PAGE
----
“You need to love yourself before you love other people.”
“You need to take care of yourself first.”
“If you don’t love yourself (or take care of yourself first), how can you love other people (or take care of other people)?”
We hear this term “love yourself” a lot but what does that even mean?
Recently, I heard a lot of clients asking me the same question: “my friend/partner said that I don’t love myself enough.” Coming from a collectivist culture, “love yourself” is a foreign term to me. In the collectivist culture, there is no “I” but “we.” It is important to consider my action and its impact on the group instead of what “I” need or want.
So, I decided to do some research on what is love yourself.
Nowadays, all the research starts with “google.” So, I google this term “love yourself” and apparently there is a song called “love yourself” by a teenage-looking singer popping up that occupied the entire page of the search result.
These search results are not what I want. So, I decided to google “what is love yourself?”
What does that even mean? I can see a few clients’ confusing face in front of me.
Then, the rest of the search results showed different pages titled with “xx ways to love yourself.”
OK, I know that there are ways to love myself. So, does this mean loving myself is equal to doing things for me?”
It made me start to ponder the similarities of these clients who asked the question about “love yourself.” I realized that these clients all come to counseling because of depression. So, how are depression and self-love correlate to each other?
One of the most significant symptoms of depression is the clients’ constant rumination thoughts about “I should have….” “I could have……” and “I would have……” These “should’ve, could’ve, and would’ve” are connected to the depression because……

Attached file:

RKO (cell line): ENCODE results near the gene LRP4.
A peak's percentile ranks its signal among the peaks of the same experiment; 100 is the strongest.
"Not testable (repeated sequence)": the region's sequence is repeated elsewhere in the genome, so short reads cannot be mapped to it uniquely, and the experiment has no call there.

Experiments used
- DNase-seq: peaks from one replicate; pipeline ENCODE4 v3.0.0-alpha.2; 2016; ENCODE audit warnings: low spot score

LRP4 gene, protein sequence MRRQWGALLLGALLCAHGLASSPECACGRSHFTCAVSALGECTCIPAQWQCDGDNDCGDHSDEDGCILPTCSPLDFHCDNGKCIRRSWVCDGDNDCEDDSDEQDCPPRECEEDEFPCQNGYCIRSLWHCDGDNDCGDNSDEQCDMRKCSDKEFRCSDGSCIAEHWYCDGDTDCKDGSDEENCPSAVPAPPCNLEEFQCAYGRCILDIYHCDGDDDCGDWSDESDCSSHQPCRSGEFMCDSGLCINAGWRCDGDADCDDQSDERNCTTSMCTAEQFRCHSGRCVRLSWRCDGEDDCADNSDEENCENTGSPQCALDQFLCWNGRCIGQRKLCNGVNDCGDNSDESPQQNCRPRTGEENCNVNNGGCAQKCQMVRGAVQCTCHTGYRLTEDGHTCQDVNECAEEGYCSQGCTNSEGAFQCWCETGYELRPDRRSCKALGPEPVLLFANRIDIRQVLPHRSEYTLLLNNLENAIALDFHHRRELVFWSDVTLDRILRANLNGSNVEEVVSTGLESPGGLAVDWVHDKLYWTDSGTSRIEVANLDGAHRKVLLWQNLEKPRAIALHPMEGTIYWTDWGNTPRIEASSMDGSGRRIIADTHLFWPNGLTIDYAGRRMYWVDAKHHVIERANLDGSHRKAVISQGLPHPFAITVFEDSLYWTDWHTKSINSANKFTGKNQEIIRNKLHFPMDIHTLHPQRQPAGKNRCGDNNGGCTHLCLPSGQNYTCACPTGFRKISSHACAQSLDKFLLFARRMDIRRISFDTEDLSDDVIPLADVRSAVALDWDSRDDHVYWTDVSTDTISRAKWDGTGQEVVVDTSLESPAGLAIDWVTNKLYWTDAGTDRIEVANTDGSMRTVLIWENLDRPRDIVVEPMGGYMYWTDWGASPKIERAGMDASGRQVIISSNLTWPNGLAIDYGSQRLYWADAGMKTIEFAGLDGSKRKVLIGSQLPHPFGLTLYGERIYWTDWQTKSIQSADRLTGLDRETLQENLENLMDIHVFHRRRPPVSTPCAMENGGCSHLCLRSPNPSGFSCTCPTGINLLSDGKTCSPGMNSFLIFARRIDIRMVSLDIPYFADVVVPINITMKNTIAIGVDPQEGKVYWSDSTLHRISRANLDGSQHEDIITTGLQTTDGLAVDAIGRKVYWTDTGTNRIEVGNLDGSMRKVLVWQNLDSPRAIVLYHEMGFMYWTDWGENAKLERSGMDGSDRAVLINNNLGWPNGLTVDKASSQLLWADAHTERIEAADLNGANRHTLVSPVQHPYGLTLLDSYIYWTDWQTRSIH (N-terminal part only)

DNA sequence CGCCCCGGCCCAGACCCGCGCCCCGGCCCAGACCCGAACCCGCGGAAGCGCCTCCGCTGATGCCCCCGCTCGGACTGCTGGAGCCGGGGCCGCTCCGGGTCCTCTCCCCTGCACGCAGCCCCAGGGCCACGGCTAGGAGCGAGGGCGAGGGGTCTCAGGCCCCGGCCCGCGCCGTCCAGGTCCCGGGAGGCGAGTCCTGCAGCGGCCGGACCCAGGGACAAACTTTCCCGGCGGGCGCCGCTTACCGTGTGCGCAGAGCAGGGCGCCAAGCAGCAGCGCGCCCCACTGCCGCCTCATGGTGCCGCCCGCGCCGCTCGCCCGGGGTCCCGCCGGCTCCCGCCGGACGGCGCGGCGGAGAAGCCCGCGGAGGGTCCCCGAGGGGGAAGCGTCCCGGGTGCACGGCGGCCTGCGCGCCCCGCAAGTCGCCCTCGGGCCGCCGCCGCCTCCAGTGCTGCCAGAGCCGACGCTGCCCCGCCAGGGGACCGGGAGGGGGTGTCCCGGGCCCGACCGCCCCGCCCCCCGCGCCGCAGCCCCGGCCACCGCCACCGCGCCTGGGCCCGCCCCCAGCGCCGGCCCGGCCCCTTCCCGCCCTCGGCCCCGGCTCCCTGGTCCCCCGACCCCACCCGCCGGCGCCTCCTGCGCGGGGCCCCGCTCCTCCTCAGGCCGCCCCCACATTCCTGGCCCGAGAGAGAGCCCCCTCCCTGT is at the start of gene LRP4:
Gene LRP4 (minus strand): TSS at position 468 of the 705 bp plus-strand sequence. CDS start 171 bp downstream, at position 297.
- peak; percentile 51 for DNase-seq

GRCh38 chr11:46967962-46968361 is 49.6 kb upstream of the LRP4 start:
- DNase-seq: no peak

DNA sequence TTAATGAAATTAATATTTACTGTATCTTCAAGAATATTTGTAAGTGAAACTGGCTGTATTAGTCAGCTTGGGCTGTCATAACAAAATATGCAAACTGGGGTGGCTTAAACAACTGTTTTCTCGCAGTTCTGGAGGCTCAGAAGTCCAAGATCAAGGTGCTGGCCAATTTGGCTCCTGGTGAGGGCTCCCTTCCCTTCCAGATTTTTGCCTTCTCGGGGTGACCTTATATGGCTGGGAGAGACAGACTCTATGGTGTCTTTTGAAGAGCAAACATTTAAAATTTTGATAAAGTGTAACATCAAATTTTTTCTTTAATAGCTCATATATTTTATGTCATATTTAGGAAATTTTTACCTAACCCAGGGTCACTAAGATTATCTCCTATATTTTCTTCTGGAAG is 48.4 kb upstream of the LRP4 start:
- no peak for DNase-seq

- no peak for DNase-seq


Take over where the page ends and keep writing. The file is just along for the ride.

It is something that has happened in the past, and there is nothing you can do to go back to the past to change it. Therefore, it triggered the powerless and hopeless feelings, which lead to depression if that’s what you are constantly thinking about.
“I should have studied harder after I got into the college, but I didn’t. I flunk out of the college. If I did, I would have been at the same place like my friend so and so. I could have been traveled the world. Now, everyone from my high school class is having a stable life and lives the dream life, and I am still in college to finish the degree.”
The truth of the matter is this: No matter who you are, you can’t go back to the past to change the past. What’s done is done. Thinking about these “should’ve, would’ve, and could’ve” only made you feel depressed.
So, here is the million dollar question:
When you think about your “should’ve, could’ve, and would’ve” past, can you look in the mirror and say to yourself:
“Still, with the lousy choices you made, I still love you.”
I can almost see the horror from those clients’ faces, “really? You are asking me to forgive the mistakes I made?”
Yes, my dear readers, one of the true meanings of “love myself” is not about love. “Love myself” is about compassion towards oneself. It is about being able to look at yourself in the mirror at your worst moment in life and say to yourself:
“Even though I hate all of those horrible decisions you made, I will forgive you.”
“No matter what happened, I will never abandon you and hate you.”
Can you? Can you at least try to have some compassion for yourself, knowing that person who made a “terrible choice,” as you said, didn’t have enough information at hand to make a sound decision? However, hanging onto his/her mistake has stopped you from moving on to your life. You spend the present to regret about the past. So, for your future self, can you try to have some compassion to forgive yourself?